I’m glad that I managed to get back home from an afternoon excursion to Guandu before a big thunderstorm hit the city. Compared to southern Taiwan, Taipei has got off reasonably lightly during the recent spate of monsoon rains, but the one we had today seems to have tested the limits of the city’s drainage system– though perhaps not quite a severely as the intrepid reporters the TV stations send out into the streets might want us to believe!
Forging close links with software and cloud ecosystem partners is critical to providing complete IoT and Edge AI solutions for our customers across multiple vertical markets. That’s why we are excited to announce that we are working together with FogHorn, a leading developer of software for industrial and commercial Internet of Things (IIoT) solutions to enable their edge intelligence of our VIA ARTiGO and VIA AMOS systems. For more information, please see the press release here.
After my bus ride home this evening, I can’t help thinking that autonomous vehicles can’t come soon enough! Don’t get me wrong, the public bus service in Taipei is excellent for the most part. I have a choice of three nearby lines that can zip me down Dunhua South Road, up on the elevated highway to Xindian, and down to a stop nearby office in less than half-an-hour at rush hour – all for the princely sum of NT$30 ($1).
I forgot to include The Soong Dynasty by Sterling Seagrave to my list of memorable books about China. While the prose is a tad too purple in places for my taste, the book provides a riveting account of the extraordinary lives of the three Soong sisters, Soong Ai-ling, Soong Ching-ling, and Soong Mei-ling, who had such an enormous impact on the history of China during the first half of the Twentieth Century.
City of Devils set me off thinking about the most memorable books that I have read about China.
Shanghai of the 1930’s was a city of extremes: home to some of the richest tycoons on the planet and millions of poor Chinese laborers and their families struggling to survive on the pittances they were paid for grinding away in its docks and factories.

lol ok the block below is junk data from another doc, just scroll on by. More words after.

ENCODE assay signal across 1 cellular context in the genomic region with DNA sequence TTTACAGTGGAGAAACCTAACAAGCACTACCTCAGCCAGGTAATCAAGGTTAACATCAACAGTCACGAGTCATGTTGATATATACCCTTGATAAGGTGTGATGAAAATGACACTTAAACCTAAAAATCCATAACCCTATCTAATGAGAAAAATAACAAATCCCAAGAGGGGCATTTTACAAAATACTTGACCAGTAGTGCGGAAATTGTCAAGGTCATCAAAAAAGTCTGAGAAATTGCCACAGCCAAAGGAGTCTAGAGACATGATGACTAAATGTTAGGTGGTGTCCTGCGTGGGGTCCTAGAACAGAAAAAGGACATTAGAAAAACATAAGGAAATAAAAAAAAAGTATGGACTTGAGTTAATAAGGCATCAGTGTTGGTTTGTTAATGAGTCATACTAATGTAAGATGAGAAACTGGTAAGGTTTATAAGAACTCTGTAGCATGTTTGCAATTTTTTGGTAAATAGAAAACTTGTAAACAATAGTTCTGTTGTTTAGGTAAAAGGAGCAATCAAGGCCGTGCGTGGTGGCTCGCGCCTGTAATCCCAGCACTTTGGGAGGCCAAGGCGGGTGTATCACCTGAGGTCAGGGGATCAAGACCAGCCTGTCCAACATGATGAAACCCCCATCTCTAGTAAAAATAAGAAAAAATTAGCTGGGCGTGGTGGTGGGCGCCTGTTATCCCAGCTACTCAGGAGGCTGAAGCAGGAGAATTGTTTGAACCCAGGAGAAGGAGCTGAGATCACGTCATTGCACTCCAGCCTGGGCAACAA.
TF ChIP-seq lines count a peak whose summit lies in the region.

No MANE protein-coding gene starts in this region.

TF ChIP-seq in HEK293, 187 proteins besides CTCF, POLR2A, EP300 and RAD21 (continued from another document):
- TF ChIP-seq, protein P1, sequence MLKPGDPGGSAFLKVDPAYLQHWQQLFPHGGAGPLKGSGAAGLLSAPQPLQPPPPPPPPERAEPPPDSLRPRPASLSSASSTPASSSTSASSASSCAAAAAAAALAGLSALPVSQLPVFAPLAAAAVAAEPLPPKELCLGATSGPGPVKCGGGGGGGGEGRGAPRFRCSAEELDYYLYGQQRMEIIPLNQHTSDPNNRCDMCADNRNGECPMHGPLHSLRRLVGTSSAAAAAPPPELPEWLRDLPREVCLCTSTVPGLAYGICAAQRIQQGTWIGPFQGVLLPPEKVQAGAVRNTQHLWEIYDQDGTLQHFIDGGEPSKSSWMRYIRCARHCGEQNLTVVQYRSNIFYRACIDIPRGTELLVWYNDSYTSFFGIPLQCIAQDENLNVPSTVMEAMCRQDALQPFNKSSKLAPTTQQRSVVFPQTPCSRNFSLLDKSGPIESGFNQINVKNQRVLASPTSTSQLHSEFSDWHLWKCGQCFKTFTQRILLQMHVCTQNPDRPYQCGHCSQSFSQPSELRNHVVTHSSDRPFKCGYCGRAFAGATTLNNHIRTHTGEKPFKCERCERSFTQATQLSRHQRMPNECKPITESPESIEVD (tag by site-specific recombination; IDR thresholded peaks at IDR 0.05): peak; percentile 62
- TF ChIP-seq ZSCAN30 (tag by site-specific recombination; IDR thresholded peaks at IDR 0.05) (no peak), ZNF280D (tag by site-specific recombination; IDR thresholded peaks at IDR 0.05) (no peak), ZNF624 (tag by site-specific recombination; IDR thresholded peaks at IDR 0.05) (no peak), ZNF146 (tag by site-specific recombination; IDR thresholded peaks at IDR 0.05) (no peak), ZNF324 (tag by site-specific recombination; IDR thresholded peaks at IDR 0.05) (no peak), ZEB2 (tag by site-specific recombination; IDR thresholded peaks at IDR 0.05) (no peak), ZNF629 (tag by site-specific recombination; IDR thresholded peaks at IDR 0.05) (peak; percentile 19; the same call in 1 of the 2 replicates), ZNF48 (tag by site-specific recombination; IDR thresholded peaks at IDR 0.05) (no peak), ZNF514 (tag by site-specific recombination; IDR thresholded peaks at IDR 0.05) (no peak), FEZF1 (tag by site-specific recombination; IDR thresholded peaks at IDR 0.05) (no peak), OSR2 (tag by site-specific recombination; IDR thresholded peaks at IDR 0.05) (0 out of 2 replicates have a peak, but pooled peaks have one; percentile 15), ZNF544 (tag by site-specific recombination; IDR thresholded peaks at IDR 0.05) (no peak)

More Taipei-hotel-induced nostalgia last night. This time at the Howard Plaza Hotel, where my wife and I got married over a quarter of a century ago. My memories of the ceremony and accompanying banquet are hazy, though I do recall her looking stunning as she walked through the ballroom in a gorgeous red dress. That was just one of series of dresses that she had to change into during the evening. No wonder she was so exhausted by the end of it!
It’s quite a relief that the sweltering Taipei summer heat has final started to dissipate and I can resume my favorite lunchtime ritual of taking a ten-minute walk to Le Home coffee for lunch followed by another short stroll to the Jingmei Human Rights Memorial and Cultural Park just behind our office.
With so much happening in the technology industry, it can be very easy to lose track of the signal amid all the noise when trying to figure out the key trends that are driving the market. We try to keep our own analysis as simple as possible, building our overall strategy upon these three key drivers:
On Sunday evening I met an old friend at the Grand Hyatt and we spent a fun couple of hours chewing the fat over how the industry has changed since the PC was at the center of the universe and the hotel’s Cheers Bar was the place to see and be seen when Computex was at its height.